Anakin as Christ-figure

Starwarslastsupper

[Image from GiantMag.com] The question of Anakin as Christ figure has come up before. Slovenian philosopher Slavoj Zizek, who is an atheist, has some really interesting thoughts that i read a few years ago in “The Fragile Absolute”.

“First, the Christological features of the young Anakin. If you know the movie you know that his mother hints that she became pregnant with him in an immaculate conception. Then we have the ways in which Anakin wins. It clearly echoes the famous chariot race in Ben Hur, this tale of Christ. Second, the fact that he’s identified as the one who has the potential to restore the balance of the Force.

Now, here’s my question: Since the ideological universe of Star Wars is the New Age pagan universe, it is quite consequent that its central figure of evil should echo Christ. Within the pagan horizon the event of Christ is the ultimate scandal. Furthermore, what if we take the premonition that Anakin will restore the balance of the Force, not as the faithful misapprehension, but as a correct insight? What if the suffocating character of the pagan universe resides precisely in the fact that in this universe the dimension of radical evil, that in it the balance was way too much in favor of the good?

So I think that that’s the solution, that precisely in this sense Anakin restores the balance. It is in order to emphasize this suspension of social hierarchy that Christ addresses in an accentuated way those who belong to the very bottom of the social hierarchy, the outcasts of the social order–beggars, prostitutes–as the privileged members of his new community. This new community is then explicitly constructed as a collective of outcasts, the antipode to any established organic group. Perhaps the best way to imagine such a community is to look at it in the lineage of other eccentric communities of outcasts that we know from past and present, from lepers and circus freaks to early computer hackers, groups in which the stigmatized individuals are united by a secret bond of solidarity. ” Slavoj Zizek, Read PDF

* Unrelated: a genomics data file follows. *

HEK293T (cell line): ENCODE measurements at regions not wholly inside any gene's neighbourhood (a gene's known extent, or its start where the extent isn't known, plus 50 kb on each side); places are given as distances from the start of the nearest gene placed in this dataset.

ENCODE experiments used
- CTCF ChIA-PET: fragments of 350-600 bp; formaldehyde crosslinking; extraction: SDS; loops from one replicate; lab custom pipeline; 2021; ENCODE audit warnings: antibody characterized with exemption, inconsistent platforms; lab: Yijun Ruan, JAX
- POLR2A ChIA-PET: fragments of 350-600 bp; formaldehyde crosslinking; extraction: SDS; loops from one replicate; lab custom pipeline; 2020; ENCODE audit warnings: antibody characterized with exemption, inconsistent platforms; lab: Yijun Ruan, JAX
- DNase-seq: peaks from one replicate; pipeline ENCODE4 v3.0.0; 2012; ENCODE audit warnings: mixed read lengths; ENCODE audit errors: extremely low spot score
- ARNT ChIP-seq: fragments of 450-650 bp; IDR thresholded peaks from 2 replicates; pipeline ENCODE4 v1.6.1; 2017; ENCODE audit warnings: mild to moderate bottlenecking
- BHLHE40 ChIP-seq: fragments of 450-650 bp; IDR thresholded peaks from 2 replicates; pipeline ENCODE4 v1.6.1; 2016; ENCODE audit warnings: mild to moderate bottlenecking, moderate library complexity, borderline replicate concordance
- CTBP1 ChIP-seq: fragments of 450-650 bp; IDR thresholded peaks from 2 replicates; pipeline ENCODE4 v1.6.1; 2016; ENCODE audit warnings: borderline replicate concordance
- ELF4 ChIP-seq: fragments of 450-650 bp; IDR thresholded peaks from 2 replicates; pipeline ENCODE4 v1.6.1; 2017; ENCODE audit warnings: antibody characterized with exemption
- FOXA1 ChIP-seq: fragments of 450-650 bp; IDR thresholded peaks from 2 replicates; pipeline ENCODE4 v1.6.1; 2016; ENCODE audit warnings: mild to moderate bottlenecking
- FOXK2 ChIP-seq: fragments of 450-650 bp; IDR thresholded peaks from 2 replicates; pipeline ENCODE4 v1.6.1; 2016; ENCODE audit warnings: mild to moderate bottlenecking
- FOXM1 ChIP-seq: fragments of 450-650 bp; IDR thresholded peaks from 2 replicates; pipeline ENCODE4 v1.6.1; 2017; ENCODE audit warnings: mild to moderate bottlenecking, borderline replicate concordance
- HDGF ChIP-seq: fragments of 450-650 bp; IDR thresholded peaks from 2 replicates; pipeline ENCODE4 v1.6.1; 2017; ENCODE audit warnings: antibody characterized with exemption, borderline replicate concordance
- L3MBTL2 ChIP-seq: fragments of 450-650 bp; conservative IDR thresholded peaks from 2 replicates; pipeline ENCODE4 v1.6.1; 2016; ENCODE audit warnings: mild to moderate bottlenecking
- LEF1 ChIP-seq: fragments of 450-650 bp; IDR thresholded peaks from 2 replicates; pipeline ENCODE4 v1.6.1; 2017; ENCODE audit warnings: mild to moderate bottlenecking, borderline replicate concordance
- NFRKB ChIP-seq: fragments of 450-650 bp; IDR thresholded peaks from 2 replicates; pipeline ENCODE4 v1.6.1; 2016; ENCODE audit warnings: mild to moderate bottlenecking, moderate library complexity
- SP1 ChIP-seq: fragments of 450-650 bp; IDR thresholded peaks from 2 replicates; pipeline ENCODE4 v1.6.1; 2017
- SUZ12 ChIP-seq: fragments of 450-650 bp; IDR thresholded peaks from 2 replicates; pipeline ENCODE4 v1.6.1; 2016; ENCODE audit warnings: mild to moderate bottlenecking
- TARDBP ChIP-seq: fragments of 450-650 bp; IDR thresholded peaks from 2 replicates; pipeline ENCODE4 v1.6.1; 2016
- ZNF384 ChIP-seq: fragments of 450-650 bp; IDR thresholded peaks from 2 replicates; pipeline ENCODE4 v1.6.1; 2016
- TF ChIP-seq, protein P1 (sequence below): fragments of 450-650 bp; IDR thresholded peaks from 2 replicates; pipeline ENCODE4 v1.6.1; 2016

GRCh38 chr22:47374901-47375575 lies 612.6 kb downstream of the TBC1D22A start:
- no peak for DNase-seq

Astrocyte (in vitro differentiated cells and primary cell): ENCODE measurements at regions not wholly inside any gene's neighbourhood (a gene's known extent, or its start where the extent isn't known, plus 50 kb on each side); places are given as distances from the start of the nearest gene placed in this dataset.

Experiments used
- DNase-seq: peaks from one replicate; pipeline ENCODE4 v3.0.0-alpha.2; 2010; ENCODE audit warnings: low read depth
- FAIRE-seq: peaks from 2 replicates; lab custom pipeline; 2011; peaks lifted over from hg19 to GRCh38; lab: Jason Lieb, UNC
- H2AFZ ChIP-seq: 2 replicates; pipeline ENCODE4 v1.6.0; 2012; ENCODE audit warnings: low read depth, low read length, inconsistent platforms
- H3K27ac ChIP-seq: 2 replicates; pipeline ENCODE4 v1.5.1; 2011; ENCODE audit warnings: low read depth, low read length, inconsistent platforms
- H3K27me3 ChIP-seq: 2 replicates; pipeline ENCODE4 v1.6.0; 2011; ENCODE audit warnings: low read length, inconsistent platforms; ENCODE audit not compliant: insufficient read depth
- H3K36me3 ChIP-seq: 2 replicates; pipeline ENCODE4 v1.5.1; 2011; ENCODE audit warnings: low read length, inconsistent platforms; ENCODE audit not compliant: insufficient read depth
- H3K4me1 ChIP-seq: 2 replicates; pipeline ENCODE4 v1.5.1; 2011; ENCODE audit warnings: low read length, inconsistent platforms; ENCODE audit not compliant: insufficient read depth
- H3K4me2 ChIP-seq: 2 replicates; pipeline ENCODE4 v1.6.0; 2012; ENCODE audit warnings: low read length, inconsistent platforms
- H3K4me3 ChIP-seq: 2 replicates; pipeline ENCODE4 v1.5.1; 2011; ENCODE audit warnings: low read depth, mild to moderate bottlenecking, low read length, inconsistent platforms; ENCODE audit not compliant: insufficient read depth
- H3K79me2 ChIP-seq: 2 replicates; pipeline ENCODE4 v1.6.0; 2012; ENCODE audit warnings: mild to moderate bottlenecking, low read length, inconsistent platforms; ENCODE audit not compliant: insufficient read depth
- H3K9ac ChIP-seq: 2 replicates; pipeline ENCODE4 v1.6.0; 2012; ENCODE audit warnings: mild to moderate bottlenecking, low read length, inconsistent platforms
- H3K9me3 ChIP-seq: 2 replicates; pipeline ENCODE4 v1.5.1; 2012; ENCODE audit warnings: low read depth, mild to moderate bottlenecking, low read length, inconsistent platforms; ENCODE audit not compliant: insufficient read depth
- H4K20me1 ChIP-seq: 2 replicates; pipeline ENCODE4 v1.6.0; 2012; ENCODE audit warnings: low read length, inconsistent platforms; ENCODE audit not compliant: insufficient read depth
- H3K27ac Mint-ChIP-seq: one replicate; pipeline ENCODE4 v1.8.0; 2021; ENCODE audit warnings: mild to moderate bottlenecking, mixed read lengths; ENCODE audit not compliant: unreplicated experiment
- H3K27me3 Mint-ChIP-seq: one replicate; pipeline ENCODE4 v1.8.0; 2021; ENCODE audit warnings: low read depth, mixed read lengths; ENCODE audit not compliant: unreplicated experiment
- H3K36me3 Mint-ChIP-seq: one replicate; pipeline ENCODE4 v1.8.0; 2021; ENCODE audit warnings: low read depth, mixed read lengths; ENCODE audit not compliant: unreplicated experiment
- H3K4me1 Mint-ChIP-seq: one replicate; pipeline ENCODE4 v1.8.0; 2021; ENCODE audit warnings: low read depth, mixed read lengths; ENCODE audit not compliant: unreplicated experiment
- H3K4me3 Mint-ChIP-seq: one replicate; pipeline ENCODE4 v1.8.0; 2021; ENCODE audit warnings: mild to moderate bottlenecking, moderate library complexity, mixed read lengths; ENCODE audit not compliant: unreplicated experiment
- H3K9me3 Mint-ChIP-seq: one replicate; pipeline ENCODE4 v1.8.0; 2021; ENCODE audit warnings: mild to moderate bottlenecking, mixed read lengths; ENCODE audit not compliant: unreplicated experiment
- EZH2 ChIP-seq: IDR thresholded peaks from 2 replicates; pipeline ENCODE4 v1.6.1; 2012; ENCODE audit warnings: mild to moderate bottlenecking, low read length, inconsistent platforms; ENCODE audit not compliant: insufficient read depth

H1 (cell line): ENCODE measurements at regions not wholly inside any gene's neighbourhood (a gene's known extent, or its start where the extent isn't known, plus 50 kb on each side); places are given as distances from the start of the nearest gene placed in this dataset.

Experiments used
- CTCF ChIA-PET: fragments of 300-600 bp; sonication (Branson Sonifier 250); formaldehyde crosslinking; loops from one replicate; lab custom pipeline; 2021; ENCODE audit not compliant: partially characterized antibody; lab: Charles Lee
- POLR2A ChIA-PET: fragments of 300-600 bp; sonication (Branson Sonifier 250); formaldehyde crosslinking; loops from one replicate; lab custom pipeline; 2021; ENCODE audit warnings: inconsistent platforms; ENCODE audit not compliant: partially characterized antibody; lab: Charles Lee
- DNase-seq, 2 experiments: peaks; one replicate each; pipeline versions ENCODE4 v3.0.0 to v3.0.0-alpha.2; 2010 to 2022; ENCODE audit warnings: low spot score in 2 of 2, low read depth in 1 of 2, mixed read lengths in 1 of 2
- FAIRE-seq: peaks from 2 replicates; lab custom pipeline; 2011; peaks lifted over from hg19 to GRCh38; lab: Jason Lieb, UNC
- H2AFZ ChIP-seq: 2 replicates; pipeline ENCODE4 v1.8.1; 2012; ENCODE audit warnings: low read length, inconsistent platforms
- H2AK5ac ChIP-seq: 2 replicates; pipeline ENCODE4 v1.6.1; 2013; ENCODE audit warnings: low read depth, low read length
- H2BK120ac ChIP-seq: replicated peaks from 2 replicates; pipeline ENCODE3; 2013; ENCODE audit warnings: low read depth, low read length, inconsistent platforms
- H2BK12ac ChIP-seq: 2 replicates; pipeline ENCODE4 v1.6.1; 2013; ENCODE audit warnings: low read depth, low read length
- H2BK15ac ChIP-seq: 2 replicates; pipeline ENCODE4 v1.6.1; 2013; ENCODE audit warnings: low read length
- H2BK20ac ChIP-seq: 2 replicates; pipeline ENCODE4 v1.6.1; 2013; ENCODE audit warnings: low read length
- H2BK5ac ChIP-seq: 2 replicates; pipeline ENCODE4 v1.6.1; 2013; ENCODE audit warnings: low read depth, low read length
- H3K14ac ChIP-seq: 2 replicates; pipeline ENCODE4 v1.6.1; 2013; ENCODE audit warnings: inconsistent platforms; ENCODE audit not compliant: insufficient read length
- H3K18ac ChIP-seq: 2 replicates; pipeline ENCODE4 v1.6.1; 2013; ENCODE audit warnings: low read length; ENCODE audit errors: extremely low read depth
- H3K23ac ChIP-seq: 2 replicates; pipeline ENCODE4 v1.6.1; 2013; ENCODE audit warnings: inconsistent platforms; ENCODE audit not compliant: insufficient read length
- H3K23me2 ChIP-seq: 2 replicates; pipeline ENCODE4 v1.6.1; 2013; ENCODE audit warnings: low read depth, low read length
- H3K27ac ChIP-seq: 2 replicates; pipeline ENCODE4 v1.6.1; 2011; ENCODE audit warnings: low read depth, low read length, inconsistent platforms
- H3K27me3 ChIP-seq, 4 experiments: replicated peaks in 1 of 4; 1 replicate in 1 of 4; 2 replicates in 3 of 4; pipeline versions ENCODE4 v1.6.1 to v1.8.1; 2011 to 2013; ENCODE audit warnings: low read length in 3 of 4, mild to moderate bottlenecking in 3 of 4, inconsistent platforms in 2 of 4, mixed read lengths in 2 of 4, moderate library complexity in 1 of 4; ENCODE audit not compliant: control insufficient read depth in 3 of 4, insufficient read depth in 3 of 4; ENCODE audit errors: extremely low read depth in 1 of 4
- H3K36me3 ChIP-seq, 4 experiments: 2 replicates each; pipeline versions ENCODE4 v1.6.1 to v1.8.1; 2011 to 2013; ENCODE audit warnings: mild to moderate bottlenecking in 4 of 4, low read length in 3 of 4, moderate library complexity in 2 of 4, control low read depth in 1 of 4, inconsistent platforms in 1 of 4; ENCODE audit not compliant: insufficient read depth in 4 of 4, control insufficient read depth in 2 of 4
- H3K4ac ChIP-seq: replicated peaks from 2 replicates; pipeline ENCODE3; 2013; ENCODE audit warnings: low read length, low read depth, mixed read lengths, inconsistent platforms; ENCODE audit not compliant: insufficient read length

Andrew

Andrew Jones has been blogging since 1997. He is based in San Francisco with his two daughters but also travels the globe to find compelling stories of early stage entrepreneurs changing their world. Sometimes he talks in the third person. Sometimes he even talks to himself and has been heard uttering the name “Precious” :-)

18 Comments

  • now, I’m no star wars geek (who am I kidding), but that’s not Anakin sitting in the center of the table …. that there is Luke, who is to me the more interesting messianic figure.

  • Pardon me for being a Star Wars geek, but there are three main steps in Jedi training- knowing the Jedi Code, constructing a lightsaber, and being tempted by the darkside. I’ve read a number of Star Wars books in my day and many of the accounts of being tempted resemble Jesus being tempted.

  • ah huh
    some stars wars geeks . .
    well here is the paragraph before the one i quoted, which really gets to the heart of what Zizek is saying . . .
    But in clear contrast to this logic, Christianity asserts as the highest act precisely what the pagan wisdom condemns as the source of evil: the gesture of separation, of drawing the line, of clinging to an
    element which precisely disturbs the balance of all. The pagan
    reproach that the Christian insight is not deep enough, that it fails
    to grasp the primordial One-All, this primordial abyss, primordial
    void, thus misses the point. Christianity is a miraculous event that disturbs the balance of the One-All. It is the violent intrusion of difference which throws off the rails the balanced circuit of the
    universe. From this standpoint it would be interesting to approach the
    ideological ambiguities of a very bad movie, George Lucas’s Star Wars I: The Phantom Menace. The film, one of whose few interests resides in the way it endeavors to outline the answer to the question of the origin of evil, How did Darth Vader become Darth Vader? That is to say, How died Anakin Skywalker, this sweet boy, turn into the monstrous instrument of cosmic evil? Two things
    are here crucial: First, the Christological features
    . .” [go to blog post to follow this thought]
    interesting to hear an atheist talk about a pagan film and come up with some Christian theology.

  • Curiously, would any of those posting here happen to read the Bible and if so how do you parallel the associable information contained in the Bible to that of the star war movie; the more details used of your illuminated discernment will be most interesting…?
    I wish you well,
    Watchman

  • I’m curious how you can look at the central charactor of Star Wars (Anakin Skywalker) who becomes the epitome of evil as Christ like. Temptation is one thing…but he falls. Only after he is redeemed by his son is he restored to a right relationship. Luke is more of a Christ figure than Anakin.
    Yes there are some parallels for Anakin, but the inability to resist evil and the desire to kill on demand does not follow Christ in Scripture.